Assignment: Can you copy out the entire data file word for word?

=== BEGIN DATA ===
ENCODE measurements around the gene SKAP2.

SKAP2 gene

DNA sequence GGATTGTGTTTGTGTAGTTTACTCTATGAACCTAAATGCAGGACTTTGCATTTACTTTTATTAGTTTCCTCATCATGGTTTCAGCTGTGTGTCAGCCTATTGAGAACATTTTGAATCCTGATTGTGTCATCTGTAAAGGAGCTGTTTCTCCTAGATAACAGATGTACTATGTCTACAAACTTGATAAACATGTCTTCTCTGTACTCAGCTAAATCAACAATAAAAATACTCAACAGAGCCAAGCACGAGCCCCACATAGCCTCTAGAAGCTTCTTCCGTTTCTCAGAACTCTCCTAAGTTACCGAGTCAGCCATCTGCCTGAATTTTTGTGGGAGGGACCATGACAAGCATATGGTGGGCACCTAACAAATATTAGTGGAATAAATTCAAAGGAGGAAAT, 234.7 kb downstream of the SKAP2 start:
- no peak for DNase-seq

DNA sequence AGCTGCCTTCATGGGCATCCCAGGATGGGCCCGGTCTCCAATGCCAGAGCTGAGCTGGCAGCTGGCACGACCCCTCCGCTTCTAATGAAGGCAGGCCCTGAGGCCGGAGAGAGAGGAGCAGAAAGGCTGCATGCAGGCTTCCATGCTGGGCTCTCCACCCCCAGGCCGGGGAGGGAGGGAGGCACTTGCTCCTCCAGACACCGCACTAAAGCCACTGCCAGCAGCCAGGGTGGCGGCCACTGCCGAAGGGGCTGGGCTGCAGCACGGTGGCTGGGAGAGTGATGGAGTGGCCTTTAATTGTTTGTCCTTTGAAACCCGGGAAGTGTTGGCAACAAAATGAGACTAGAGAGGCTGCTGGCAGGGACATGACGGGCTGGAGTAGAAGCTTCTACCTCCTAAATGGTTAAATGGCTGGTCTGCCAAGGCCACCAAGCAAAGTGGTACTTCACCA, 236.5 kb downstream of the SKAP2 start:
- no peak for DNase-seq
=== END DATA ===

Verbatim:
ENCODE measurements around the gene SKAP2.

SKAP2 gene

DNA sequence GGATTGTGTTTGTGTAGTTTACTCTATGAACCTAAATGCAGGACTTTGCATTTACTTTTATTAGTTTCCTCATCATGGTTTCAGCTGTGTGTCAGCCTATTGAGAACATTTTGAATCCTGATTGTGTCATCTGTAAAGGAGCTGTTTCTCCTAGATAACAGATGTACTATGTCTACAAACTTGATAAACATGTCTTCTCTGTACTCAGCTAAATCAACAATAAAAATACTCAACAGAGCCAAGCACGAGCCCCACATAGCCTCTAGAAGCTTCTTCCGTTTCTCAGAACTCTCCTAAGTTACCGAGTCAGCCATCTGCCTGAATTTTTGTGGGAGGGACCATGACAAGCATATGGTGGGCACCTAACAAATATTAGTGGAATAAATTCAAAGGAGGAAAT, 234.7 kb downstream of the SKAP2 start:
- no peak for DNase-seq

DNA sequence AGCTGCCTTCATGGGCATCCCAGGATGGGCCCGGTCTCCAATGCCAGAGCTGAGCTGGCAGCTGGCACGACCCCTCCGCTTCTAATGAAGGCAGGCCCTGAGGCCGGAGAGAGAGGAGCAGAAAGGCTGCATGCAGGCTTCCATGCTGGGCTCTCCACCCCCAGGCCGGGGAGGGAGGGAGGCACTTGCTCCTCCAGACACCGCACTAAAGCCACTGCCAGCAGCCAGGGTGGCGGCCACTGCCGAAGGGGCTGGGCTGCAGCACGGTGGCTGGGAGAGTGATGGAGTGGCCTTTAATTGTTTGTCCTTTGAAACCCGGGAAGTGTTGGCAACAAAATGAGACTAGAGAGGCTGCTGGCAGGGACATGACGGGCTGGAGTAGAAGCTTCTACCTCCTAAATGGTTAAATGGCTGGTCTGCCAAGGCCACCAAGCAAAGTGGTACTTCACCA, 236.5 kb downstream of the SKAP2 start:
- no peak for DNase-seq